This provocative, engaging play may become our next Australian classic.
Compact in space and time, the action passes in Ned Kelly’s death-row cell in Melbourne Gaol shortly before his hanging. Brother Dan, whom everyone believed died in the Glenrowan fire, turns up disguised as a Chaplain to seek Ned’s forgiveness and blessing. This possibly apocryphal event provides the opportunity for author Matthew Ryan (good Irish name – he’d understand family loyalties and feuds) to examine the brotherly relationship at this critical time. Tenderness and confusion give way to bitterness that comes to blows as they rake over the coals of their turbulent past. Throughout, however, each sticks to his principles.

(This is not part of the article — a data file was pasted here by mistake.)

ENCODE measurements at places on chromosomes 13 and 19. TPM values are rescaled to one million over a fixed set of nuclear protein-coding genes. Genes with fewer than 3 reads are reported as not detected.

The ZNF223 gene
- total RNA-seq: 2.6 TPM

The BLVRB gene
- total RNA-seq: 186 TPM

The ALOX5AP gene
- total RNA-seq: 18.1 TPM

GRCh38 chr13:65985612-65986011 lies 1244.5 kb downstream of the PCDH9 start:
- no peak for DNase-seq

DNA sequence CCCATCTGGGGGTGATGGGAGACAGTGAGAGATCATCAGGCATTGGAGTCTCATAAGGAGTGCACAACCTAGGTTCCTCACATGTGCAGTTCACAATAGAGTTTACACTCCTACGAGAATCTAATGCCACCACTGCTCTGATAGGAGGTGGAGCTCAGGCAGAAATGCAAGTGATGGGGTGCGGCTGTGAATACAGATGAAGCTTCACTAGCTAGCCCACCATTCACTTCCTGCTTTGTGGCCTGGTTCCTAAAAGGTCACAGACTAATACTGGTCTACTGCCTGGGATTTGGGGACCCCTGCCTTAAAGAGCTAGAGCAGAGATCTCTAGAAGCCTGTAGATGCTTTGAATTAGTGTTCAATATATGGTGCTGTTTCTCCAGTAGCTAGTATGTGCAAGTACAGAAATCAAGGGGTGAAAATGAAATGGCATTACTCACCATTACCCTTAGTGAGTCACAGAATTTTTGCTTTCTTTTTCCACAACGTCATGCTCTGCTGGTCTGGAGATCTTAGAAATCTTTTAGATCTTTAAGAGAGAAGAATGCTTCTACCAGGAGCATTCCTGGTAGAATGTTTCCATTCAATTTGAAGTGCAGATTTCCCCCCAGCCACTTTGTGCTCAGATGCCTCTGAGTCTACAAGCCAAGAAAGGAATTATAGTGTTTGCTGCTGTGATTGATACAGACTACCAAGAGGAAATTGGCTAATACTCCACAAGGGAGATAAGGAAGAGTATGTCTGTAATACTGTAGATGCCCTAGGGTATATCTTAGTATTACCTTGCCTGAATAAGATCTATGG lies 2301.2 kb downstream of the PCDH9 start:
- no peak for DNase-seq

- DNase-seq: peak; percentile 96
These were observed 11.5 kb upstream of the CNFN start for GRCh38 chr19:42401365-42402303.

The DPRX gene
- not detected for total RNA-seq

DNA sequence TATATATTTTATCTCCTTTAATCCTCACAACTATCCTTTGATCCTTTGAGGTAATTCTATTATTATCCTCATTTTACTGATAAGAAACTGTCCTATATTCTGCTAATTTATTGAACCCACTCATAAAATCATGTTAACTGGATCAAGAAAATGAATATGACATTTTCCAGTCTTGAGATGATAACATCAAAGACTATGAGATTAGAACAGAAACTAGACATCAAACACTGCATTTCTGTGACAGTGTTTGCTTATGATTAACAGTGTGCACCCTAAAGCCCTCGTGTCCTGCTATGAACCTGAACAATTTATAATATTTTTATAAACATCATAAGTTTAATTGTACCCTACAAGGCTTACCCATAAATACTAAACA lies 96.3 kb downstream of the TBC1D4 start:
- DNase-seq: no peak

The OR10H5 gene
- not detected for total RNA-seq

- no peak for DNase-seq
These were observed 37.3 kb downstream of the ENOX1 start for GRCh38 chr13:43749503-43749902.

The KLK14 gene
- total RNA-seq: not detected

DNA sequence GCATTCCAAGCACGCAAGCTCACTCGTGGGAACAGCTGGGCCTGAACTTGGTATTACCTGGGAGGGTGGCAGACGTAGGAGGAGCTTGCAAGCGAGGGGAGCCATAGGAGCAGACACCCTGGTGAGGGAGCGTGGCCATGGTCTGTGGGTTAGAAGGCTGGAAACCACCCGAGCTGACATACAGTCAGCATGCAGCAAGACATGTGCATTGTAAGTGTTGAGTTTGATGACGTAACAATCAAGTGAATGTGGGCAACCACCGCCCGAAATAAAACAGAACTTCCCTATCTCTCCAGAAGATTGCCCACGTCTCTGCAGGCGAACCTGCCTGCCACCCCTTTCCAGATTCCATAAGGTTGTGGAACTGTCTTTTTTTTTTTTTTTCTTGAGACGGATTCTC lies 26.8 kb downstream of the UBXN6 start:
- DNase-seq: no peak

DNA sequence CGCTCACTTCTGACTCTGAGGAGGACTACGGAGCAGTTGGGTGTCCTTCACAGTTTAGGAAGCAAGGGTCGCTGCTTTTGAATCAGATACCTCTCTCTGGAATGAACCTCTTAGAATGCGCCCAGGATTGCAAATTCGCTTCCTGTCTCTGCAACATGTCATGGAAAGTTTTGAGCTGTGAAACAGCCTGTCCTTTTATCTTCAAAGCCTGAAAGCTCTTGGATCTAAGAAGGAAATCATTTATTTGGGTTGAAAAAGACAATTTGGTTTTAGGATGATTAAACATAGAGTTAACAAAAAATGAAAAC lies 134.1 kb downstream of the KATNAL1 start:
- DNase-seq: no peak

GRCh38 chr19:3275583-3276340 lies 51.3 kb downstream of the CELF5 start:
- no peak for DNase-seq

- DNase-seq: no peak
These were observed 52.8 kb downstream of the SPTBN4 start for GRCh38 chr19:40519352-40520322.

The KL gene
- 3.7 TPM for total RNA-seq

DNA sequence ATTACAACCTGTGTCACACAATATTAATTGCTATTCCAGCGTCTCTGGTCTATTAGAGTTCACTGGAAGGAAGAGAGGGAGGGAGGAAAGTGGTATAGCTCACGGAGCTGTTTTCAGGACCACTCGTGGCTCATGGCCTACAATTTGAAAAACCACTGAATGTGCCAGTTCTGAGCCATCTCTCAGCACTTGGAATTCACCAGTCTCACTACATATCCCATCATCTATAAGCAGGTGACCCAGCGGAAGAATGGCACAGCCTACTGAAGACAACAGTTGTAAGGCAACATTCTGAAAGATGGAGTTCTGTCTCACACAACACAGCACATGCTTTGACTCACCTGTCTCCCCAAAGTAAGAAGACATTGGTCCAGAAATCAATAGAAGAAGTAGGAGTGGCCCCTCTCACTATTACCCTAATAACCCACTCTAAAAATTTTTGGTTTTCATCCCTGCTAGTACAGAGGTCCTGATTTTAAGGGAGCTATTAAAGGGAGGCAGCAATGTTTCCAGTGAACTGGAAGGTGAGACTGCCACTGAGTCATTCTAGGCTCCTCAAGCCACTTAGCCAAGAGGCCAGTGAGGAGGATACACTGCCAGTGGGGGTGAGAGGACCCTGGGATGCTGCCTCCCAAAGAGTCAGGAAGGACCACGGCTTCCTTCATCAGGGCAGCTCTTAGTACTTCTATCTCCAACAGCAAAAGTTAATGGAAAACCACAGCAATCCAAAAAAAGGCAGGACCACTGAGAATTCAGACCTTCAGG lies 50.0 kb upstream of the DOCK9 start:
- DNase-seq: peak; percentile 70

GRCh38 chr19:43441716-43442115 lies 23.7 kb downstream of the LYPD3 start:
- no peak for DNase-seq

Wisely, Ryan uses just Kelly as the title ─ either brother could be considered the protagonist. He draws his characters powerfully, providing grist for the actors to create an engrossing mongoose-and-cobra wrangle.
Leon Cain (Dan) and Steven Rooke (Ned) – both recent Matilda Award winners – commit body and soul to the challenge. Director Todd Macdonald conducted the piece like a grand symphony, tempering light and dark sections adroitly. In that he is ably assisted by Ben Hughes’s tight lighting design and Guy Webster’s inspired compositions and sound effects.
Hugh Parker makes the most of a thankless part as Gaol Warden, doubling occasionally as third player in some exploits.
Go, you’ll expand your knowledge of the Kelly Gang legend. This is great theatre!
Photographer: Rob MacColl.